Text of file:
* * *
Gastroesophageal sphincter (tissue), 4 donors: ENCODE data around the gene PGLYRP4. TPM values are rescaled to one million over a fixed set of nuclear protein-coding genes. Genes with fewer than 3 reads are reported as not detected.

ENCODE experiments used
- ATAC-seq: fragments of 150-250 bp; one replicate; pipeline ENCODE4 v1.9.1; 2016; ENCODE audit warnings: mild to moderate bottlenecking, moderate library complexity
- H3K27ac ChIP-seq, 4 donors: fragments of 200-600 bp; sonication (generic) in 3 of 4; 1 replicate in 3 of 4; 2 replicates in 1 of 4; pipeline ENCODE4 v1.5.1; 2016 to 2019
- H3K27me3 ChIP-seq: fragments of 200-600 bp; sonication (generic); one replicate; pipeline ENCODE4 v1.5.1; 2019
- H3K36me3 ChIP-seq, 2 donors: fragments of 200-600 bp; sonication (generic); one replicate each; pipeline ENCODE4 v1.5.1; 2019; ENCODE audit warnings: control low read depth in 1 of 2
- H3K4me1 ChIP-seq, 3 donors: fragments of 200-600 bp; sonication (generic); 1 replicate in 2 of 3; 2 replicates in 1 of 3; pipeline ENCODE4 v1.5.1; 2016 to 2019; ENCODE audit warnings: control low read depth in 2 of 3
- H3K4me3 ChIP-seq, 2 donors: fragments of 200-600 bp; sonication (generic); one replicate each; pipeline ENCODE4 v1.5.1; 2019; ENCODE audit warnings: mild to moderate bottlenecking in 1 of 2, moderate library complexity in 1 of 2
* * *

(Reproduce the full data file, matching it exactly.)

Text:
Gastroesophageal sphincter (tissue), 4 donors: ENCODE data around the gene PGLYRP4. TPM values are rescaled to one million over a fixed set of nuclear protein-coding genes. Genes with fewer than 3 reads are reported as not detected.

ENCODE experiments used
- ATAC-seq: fragments of 150-250 bp; one replicate; pipeline ENCODE4 v1.9.1; 2016; ENCODE audit warnings: mild to moderate bottlenecking, moderate library complexity
- H3K27ac ChIP-seq, 4 donors: fragments of 200-600 bp; sonication (generic) in 3 of 4; 1 replicate in 3 of 4; 2 replicates in 1 of 4; pipeline ENCODE4 v1.5.1; 2016 to 2019
- H3K27me3 ChIP-seq: fragments of 200-600 bp; sonication (generic); one replicate; pipeline ENCODE4 v1.5.1; 2019
- H3K36me3 ChIP-seq, 2 donors: fragments of 200-600 bp; sonication (generic); one replicate each; pipeline ENCODE4 v1.5.1; 2019; ENCODE audit warnings: control low read depth in 1 of 2
- H3K4me1 ChIP-seq, 3 donors: fragments of 200-600 bp; sonication (generic); 1 replicate in 2 of 3; 2 replicates in 1 of 3; pipeline ENCODE4 v1.5.1; 2016 to 2019; ENCODE audit warnings: control low read depth in 2 of 3
- H3K4me3 ChIP-seq, 2 donors: fragments of 200-600 bp; sonication (generic); one replicate each; pipeline ENCODE4 v1.5.1; 2019; ENCODE audit warnings: mild to moderate bottlenecking in 1 of 2, moderate library complexity in 1 of 2